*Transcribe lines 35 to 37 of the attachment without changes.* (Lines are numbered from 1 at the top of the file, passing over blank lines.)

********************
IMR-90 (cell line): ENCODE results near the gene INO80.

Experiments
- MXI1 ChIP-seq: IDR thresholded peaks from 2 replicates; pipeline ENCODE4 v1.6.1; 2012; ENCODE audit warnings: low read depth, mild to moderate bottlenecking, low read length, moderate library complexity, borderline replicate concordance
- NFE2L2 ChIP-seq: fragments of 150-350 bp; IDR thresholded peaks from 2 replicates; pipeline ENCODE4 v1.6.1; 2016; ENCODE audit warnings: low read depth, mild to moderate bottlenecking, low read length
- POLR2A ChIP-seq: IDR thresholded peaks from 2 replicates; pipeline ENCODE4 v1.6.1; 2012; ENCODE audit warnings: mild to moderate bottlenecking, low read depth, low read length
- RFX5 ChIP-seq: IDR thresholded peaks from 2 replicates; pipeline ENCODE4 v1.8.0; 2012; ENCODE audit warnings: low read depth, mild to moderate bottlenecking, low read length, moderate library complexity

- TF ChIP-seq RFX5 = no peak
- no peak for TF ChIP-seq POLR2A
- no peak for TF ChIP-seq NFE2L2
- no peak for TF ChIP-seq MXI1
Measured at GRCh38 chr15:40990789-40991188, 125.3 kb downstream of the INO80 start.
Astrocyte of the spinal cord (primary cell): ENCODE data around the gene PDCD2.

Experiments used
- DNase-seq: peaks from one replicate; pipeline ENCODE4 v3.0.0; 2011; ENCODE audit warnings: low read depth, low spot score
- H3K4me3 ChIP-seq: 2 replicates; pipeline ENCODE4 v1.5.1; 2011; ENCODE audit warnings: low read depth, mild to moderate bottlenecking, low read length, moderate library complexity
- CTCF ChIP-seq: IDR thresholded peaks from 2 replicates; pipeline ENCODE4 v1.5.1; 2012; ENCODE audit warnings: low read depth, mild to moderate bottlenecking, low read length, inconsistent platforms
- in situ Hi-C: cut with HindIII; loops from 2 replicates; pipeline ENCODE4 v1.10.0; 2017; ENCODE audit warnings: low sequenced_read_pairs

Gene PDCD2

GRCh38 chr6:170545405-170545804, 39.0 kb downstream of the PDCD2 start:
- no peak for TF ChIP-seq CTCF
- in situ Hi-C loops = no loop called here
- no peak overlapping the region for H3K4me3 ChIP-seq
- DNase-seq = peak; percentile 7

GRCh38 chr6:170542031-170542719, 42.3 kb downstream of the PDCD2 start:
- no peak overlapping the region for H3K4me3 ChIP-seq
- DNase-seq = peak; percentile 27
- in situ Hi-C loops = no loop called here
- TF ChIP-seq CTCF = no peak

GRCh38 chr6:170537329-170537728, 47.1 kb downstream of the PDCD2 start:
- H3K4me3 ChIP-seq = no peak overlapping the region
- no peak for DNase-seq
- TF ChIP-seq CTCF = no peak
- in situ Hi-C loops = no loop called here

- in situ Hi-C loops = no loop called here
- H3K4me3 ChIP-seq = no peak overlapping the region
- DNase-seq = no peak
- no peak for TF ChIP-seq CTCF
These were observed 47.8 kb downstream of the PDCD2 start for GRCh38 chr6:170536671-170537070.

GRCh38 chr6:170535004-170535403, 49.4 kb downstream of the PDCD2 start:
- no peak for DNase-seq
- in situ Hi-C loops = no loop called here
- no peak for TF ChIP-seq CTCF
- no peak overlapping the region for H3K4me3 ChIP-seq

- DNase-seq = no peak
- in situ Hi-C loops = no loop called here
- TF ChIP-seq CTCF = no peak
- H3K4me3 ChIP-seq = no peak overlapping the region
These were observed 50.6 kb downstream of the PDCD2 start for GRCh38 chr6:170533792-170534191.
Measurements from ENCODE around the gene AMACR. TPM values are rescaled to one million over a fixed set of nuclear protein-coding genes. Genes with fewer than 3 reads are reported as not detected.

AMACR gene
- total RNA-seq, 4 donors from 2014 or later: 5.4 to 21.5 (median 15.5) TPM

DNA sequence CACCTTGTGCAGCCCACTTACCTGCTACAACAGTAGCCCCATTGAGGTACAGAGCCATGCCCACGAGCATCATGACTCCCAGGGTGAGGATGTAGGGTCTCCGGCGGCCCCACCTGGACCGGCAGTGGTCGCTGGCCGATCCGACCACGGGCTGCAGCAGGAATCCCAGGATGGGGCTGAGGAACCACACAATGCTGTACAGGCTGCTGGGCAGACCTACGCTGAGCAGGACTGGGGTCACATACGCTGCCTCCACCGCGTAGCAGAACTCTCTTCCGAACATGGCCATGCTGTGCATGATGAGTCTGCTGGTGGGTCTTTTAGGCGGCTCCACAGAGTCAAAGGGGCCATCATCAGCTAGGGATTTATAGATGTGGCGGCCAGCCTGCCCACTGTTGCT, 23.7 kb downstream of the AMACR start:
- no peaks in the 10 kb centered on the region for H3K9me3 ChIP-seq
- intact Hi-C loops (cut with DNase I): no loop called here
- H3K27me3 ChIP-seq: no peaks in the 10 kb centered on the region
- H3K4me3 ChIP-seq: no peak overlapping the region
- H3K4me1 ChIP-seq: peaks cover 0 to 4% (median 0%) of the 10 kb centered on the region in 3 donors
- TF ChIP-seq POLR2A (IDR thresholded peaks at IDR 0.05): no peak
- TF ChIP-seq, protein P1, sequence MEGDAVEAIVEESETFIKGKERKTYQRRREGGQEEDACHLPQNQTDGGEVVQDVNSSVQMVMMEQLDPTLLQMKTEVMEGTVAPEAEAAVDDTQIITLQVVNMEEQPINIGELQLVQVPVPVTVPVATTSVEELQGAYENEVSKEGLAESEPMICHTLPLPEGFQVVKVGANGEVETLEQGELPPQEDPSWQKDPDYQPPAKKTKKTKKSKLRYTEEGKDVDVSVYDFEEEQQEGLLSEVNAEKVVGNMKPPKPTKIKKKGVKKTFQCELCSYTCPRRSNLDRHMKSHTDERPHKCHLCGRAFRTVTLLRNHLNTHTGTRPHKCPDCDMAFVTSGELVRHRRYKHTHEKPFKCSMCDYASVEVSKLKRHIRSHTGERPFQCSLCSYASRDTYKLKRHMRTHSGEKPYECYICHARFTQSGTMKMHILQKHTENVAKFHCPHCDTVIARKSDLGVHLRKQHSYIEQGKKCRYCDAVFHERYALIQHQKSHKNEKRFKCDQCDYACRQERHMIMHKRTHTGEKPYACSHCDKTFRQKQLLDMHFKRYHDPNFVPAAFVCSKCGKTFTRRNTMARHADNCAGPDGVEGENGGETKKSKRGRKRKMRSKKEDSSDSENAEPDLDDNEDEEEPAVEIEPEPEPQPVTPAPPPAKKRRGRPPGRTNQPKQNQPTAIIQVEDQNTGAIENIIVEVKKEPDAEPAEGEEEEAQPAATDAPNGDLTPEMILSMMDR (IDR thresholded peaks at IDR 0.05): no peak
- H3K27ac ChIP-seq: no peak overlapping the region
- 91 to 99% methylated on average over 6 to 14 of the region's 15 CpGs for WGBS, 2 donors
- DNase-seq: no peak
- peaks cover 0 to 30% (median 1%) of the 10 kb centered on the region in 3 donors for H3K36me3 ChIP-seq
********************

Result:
- H3K4me3 ChIP-seq = no peak overlapping the region
- DNase-seq = no peak
- no peak for TF ChIP-seq CTCF